Module title: Transport Policy

SCQF level: 11:
SCQF credit value: 20.00
ECTS credit value: 10

Module code: CTR11105
Module leader: Jonathan Cowie
School School of Engineering and the Built Environment
Subject area group: Civil and Transportation
Prerequisites

There are no pre-requisites for this module to be added

2019/0, Trimester 1, Face-to-Face, Edinburgh Napier University
Occurrence: 001
Primary mode of delivery: Face-to-Face
Location of delivery: MERCHISTON
Partner: Edinburgh Napier University
Member of staff responsible for delivering module: Susan Tully
Module Organiser:


Learning, Teaching and Assessment (LTA) Approach:
Learning & teaching methods including their alignment to LOs
The module will rely on blended learning using lectures and tutorials, with this then supplemented with Virtual Learning Environment materials to facilitate both directed and reflective study. Lectures, each of 1.5 hours, will cover both theory and how to apply it, and up-to-date practical examples. (LO1-5). The tutorial sessions will help to reinforce the theoretical learning but will focus principally on the application of the theory (LO4-5). Some time in tutorials will also be used for advising on and monitoring progress on the coursework (LO2-5). One to two guest lecturers from industry will provide an up-to-date view of the relevance of transport policy to their field of work, and also up-to-date case studies (LO3-5).

The remaining time will be devoted to directed study, where a comprehensive list of references will be supplied in order to allow students to deepen their understanding of both theory and practice. This will include links to industry materials, presentations and videos that show how transport policy is developed and applied in practice. (LO1-5)

Embedding of employability/ PDP/ scholarship skills
The key skills are: a) Communication skills - oral and written skills through the work in tutorials and the submission of the coursework; b) Group work - through the requirement to work in groups during some tutorials and lectures and to present the results of the coursework; c) Networking Skills - through the use of guest lecturers; d) Evaluation skills - students will learn the use of evaluation methodologies as used in the transport planning industry.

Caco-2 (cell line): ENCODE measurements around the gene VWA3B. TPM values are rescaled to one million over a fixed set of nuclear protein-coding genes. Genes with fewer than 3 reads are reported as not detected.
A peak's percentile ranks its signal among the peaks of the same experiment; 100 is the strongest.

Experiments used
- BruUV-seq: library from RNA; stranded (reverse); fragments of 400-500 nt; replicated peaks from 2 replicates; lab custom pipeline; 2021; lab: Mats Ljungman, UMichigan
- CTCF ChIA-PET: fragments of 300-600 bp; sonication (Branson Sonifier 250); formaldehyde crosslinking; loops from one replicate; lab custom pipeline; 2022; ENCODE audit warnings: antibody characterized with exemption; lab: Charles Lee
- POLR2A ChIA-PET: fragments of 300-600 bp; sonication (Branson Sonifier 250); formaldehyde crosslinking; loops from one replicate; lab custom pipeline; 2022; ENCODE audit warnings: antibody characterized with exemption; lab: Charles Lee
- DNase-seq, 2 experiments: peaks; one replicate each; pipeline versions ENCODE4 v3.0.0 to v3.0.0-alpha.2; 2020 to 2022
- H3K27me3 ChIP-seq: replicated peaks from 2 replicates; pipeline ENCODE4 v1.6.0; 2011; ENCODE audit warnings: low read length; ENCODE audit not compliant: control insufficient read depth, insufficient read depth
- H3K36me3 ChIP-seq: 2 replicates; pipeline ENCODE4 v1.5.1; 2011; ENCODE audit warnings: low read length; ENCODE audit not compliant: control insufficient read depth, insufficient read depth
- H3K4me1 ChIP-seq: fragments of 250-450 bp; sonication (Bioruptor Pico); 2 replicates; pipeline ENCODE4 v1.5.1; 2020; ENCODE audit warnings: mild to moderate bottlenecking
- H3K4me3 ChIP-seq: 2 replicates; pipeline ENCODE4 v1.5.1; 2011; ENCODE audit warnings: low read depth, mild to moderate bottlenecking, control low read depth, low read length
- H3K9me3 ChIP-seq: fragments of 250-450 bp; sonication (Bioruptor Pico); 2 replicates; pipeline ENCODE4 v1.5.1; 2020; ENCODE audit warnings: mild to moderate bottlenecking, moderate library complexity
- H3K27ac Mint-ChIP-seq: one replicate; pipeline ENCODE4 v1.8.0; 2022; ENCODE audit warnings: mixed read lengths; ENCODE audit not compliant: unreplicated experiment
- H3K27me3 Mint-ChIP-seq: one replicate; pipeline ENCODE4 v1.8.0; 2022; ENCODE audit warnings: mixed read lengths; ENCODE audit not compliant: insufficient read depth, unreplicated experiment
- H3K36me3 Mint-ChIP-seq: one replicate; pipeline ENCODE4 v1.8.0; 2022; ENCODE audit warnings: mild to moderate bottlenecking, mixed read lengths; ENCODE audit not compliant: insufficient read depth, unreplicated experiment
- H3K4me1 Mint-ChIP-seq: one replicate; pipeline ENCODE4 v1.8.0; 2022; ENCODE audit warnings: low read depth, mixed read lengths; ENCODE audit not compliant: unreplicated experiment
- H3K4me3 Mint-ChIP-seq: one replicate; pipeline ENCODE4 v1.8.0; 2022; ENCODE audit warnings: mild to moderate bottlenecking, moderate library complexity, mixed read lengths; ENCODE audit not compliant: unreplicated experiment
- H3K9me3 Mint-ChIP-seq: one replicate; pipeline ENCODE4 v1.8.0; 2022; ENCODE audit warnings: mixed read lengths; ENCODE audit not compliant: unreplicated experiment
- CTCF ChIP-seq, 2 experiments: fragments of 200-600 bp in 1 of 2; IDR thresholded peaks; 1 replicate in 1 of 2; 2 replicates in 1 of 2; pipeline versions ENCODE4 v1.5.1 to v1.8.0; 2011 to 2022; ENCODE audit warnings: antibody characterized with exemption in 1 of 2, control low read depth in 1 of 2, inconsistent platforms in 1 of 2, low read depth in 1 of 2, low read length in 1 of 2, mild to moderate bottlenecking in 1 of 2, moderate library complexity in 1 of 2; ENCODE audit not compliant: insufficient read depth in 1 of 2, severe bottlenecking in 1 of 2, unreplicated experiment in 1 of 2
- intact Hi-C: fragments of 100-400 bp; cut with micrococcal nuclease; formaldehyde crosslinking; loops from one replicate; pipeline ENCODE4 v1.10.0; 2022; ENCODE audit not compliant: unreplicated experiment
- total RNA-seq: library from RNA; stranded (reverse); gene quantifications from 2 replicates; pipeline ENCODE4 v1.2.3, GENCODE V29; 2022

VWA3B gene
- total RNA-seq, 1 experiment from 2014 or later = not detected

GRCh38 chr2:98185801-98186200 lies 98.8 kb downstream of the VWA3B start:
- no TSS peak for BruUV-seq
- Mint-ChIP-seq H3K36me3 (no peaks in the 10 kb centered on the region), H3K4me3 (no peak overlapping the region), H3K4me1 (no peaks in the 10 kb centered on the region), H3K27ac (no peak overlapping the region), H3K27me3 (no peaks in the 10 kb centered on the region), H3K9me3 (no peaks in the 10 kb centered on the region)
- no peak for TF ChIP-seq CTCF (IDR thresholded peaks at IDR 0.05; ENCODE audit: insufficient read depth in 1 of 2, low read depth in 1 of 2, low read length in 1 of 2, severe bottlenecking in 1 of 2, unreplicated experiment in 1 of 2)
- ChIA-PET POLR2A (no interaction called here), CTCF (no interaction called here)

Assessment (formative and summative)
The assessment is made up of two components, a coursework which is worth 30% of the total module mark, and a centrally timetabled exam which is worth the remaining 70% of the marks.

Formative Assessment:
The University is currently undertaking work to improve the quality of information provided on methods of assessment and feedback. Please refer to the section on Learning and Teaching Approaches above for further information about this module’s learning, teaching and assessment practices, including formative and summative approaches.

Summative Assessment:
The University is currently undertaking work to improve the quality of information provided on methods of assessment and feedback. Please refer to the section on Learning and Teaching Approaches above for further information about this module’s learning, teaching and assessment practices, including formative and summative approaches.

Student Activity (Notional Equivalent Study Hours (NESH))
Mode of activityLearning & Teaching ActivityNESH (Study Hours)
Face To Face Tutorial 48
Independent Learning Guided independent study 149
Face To Face Centrally Time Tabled Examination 3
Total Study Hours200
Expected Total Study Hours for Module200


Assessment
Type of Assessment Weighting % LOs covered Week due Length in Hours/Words
Essay 30 1,2,4 10 HOURS= 0, WORDS= 2500
Centrally Time Tabled Examination 70 1,2,3,4,5 14/15 HOURS= 3, WORDS= 0
Component 1 subtotal: 30
Component 2 subtotal: 70
Module subtotal: 100

Description of module content:

The module starts by considering the process of policy making and who is responsible for transport policy e.g. supranational, central and local government structures and the role of the private sector. Problems and trends in transport demand and an introduction to policy perspectives; economic instruments in transport; taxes and subsidies, funding mechanisms, road pricing; direct regulation of street space); Land use planning and the management of transport demand; evolution of road and rail networks; rural transport policy; parking policy; town-friendly traffic planning; green commuter plans; “Smarter Choices” behavioural change measures, the mobility impaired in transport policy. Implementation and evaluation of transport policy. Case studies of transport policy and planning approaches in various International cities.


Learning Outcomes for module:

On completion of this module the student will be able to:
1. appreciate relevant transport and planning legislation, and policy debates surrounding this legislation;
2. evaluate the interaction of social, technological and economic factors which are important to the transport
decision-making process;
3. compare policy developments and policy tools used to manage transport demand;
4. discuss local and central government structures and decision-making and their influence over transport
policy;
5. undertake policy formulation, implementation and analysis.

Indicative References and Reading List - URL:
Contact your module leader